The nation's largest corporate 401(k) plans have the largest appetites for the plan sponsors' company stocks, according to a Pensions & Investments survey of 401(k) plan sponsors.
Among the corporate 401(k) plans that provided data about plan contributions, 50%, made their matches in the form of stock. Among them were Aluminum Co. of America, Minnesota Mining & Manufacturing Co., Rockwell International and GTE Corp.
Several companies among the largest 50 plans -- including Delta Air Lines Inc., GTE, Bell Atlantic Corp., Chrysler Corp. and Eastman Kodak Co. -- also allow participants to invest in company stock as a plan option.
The survey of corporate 401(k) plans, the first for P&I, polled the largest corporate plan sponsors. The data used for this story are based on data for the 50 largest plans.
The P&I findings generally support those of several 401(k) industry surveys that larger plans have relatively heavy concentrations of plan assets in company stock. And most experts don't expect that to change, in spite of sponsor efforts to communicate the benefits of diversification, and the risks and rewards associated with a single stock.
The combination of voluntary employee investments in company stock and the sponsor matching in company stock has resulted in that investment option being one of the most heavily used choices in most of the largest plans, according to the P&I survey.
Voluntary and matching company stock amounts to about 88% of Abbot Laboratories' plan, 45% of the BankAmerica Corp. plan, 33% of the BellSouth Corp. plans and 26% of the GTE plans. At E.I. du Pont de Nemours & Co., the company matching amount is cash, but company stock is the second most heavily used investment option, with $611 million, or about 17%, of DuPont's total 401(k) assets of $3.6 billion.
Michael Wyatt, portfolio manager-savings plans at DuPont, said company stock held in plans can be viewed from two perspectives. He said the corporate view is similar to that of many other companies that want employees to own employer stock for productivity reasons. From the investment perspective, he said, "you need to be careful not to be overconcentrated in a single asset."
"I wouldn't say we are overly concerned, we have looked at it and want our participants to understand the risks in any single asset," he said.
The findings of the P&I survey of large corporate plans are "very typical" with regard to concentrations of company stock, said David Wray, executive director of the Profit Sharing/401(k) Council of America, Chicago.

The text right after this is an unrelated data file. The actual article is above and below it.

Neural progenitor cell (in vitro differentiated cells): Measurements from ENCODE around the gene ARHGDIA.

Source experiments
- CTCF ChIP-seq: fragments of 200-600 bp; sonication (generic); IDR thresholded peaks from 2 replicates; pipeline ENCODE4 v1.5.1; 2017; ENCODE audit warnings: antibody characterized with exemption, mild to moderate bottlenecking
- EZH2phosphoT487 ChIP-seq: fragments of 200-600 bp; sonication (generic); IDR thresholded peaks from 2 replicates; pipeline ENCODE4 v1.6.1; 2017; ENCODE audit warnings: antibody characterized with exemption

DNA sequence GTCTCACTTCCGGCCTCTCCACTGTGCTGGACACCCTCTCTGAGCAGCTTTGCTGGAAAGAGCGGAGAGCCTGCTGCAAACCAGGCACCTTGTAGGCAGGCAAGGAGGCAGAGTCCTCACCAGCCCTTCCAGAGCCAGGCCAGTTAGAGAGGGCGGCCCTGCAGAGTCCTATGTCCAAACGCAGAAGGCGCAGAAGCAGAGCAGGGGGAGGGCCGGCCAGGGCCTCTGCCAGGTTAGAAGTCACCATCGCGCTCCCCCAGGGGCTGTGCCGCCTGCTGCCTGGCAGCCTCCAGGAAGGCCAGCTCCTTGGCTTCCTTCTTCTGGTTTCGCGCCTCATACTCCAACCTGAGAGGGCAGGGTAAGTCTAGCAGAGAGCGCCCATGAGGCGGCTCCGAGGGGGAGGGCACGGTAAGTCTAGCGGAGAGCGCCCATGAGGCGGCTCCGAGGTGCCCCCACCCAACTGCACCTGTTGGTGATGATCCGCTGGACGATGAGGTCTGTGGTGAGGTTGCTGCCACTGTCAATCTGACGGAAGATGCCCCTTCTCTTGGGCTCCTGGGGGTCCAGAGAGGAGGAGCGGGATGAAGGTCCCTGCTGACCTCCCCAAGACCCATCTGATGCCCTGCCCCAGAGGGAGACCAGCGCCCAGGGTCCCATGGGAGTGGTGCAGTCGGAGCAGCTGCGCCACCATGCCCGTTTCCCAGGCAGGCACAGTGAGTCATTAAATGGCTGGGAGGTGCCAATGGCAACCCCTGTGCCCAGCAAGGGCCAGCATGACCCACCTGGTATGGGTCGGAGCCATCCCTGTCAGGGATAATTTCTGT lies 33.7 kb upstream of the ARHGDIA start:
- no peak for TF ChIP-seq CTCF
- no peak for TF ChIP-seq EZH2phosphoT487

Noting that individual stocks generally have outperformed the Standard & Poor's 500 stock index during the past few years, Mr. Wray said the larger plans usually are more concentrated in company stock than small or midsized plans.
"The issue is that as you look at these companies over time, it is simple to see that these companies have been the strongest performing companies in the U.S. economy and the workers have been tremendously rewarded," Mr. Wray said.
Mr. Wray said company stock should be viewed in the same manner as other selections in 401(k) plans. "The law says these funds must be invested in a way that is in the best interests of participants and companies wouldn't put company stock in unless it has a reasonable opportunity for success."
In addition, company stock has had a "tremendous track record of success," and in many cases, he pointed out, employees are voluntarily contributing to company stock funds.
"It's not like companies are saying 'you will invest in company stock'; (participants) are putting their own money in there."
Mr. Wray estimated, however, that large concentrations of company stock are found primarily in the larger plans such as those covered by the P&I survey.
"I wouldn't be surprised if (the top 100 plans) have close to 80% of the company stock in the defined contribution system," said Mr. Wray.
Plan sponsors themselves generally voice support for the use of company stock in their plans, both as a match and as a voluntary investment by employees, as a way to increase employee ownership and participation in the growth of their firms.